If you’ve taken Personal Spiritual Disciplines with me, you can probably guess much of what you are about to read here—or at least I hope you can. But even if you have taken the class, I hope you’ll find these brief reminders helpful.
I need them—as does every Christian from time to time—for even though they are timeless, we are prone to forget them in the busyness of the semester.


The personal spiritual disciplines are those practices found in Scripture God has given us to experience Him individually and to grow in Christlikeness. The disciplines are the habits of holiness (as author David Mathis calls them), by which we obey the command in 1 Timothy 4:7, “train yourself for godliness.”

It is not as though the people in your church will become more Christlike by practicing the spiritual disciplines, but you will become more godly just by being in seminary or in the ministry. The demands of seminary and the pressures of the ministry will actually become the means of making you more ungodly if you do not practice the spiritual disciplines.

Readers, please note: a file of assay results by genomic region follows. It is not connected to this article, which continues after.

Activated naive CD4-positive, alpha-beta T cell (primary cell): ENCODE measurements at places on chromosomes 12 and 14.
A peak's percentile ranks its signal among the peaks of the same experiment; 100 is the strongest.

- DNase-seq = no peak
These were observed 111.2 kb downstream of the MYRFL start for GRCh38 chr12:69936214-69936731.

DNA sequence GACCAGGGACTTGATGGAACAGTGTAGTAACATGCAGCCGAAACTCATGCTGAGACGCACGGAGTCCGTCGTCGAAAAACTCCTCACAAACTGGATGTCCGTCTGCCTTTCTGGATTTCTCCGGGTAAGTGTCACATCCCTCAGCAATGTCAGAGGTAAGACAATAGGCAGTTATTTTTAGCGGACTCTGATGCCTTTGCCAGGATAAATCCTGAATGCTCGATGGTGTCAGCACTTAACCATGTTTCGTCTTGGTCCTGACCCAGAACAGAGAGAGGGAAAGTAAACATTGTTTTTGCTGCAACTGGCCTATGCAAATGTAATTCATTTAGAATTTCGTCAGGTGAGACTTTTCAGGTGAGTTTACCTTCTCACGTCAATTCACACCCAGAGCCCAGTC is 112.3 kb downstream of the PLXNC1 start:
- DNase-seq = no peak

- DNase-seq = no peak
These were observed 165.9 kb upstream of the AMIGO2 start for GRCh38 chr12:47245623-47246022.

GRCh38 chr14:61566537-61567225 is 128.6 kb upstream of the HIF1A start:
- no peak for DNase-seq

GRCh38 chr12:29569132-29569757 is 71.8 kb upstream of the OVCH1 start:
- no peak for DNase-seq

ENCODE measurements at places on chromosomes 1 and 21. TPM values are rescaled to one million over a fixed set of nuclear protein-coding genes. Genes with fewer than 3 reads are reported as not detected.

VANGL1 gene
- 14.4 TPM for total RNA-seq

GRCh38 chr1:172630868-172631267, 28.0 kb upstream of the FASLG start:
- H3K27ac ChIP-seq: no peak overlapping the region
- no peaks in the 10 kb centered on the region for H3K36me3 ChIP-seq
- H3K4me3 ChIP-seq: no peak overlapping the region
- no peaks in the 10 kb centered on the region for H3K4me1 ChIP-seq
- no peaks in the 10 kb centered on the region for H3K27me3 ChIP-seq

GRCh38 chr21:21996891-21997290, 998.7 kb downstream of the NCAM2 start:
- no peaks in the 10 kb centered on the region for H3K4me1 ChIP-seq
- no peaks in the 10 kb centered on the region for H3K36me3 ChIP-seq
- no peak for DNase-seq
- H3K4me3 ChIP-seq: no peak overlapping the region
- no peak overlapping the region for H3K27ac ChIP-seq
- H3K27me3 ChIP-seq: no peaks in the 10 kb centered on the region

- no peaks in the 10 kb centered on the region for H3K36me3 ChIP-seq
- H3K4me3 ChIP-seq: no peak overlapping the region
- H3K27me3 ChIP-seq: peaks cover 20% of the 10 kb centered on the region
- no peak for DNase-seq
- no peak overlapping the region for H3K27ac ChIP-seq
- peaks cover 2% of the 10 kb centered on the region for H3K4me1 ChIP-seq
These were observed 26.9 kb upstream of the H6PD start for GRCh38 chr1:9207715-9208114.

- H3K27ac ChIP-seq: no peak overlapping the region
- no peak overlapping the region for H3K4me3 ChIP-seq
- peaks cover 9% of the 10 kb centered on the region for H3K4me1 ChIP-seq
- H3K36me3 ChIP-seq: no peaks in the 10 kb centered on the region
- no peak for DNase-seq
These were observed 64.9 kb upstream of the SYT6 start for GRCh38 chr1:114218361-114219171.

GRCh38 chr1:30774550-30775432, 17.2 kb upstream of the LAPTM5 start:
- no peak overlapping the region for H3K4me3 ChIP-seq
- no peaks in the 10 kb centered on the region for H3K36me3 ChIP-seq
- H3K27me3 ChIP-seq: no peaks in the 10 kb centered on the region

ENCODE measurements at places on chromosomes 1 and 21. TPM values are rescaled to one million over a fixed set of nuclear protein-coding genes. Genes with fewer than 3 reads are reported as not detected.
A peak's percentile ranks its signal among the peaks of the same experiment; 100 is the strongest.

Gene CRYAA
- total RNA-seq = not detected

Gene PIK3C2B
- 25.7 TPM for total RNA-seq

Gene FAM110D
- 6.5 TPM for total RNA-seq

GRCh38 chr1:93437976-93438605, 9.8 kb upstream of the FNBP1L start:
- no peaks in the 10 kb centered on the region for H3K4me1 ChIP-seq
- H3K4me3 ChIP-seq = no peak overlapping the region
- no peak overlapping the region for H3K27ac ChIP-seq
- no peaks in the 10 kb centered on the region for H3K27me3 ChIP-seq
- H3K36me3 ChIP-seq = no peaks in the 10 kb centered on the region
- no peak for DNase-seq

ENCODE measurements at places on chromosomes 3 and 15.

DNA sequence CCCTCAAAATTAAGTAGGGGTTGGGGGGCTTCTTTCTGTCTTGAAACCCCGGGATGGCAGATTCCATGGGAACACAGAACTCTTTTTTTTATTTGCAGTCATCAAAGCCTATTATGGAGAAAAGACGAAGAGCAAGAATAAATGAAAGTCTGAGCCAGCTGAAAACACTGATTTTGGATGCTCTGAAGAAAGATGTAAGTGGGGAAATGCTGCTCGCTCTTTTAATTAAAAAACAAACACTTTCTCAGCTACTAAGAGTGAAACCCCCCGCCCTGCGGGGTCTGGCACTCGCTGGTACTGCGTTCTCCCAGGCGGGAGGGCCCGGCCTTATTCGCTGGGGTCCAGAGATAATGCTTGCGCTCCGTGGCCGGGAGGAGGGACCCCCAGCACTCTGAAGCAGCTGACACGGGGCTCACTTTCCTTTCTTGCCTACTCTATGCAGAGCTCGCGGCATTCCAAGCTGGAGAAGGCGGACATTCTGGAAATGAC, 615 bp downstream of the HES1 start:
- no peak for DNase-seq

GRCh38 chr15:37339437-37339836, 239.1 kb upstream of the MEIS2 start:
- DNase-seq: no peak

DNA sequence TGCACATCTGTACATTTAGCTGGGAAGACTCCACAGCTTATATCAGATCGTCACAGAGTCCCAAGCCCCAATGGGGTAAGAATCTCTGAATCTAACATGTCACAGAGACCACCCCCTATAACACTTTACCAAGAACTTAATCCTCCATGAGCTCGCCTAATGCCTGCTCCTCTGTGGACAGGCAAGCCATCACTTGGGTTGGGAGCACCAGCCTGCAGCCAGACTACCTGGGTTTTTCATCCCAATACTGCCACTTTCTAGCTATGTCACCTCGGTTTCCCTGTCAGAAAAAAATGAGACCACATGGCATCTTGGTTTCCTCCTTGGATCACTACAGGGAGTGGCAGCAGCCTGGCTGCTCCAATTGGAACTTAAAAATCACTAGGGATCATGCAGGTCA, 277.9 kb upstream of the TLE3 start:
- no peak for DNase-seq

Satan is not stupid. He knows that if he can cause you to fall it will be far more damaging to the church than if he can cause the guy who comes once a month and sits on the back row to sin in the same way. It is almost certain that you will experience more temptations as a seminary student and minister of the Gospel than other people. The means God has given us to grow spiritually and to stay strong against the world, the flesh, and the Devil are the biblical spiritual disciplines.

Remember that the command, “train yourself for godliness,” was first given to a minister—Timothy—and then by extension to all Christians. That’s why seminarians especially—men and women preparing to serve in various forms of ministry to God’s people—need to daily remember and practice the spiritual disciplines.

The two most important personal spiritual disciplines are first, those that relate to the intake of the Word of God, and then second, prayer. So now I want to emphasize those two.


Notice that I did not say, “Read the Bible.” I assume that if you are in seminary, you are already committed to trying to read the Word of God every day. But if you are like most people (including myself), you may often find that immediately after closing your Bible you are unable to remember anything you’ve read.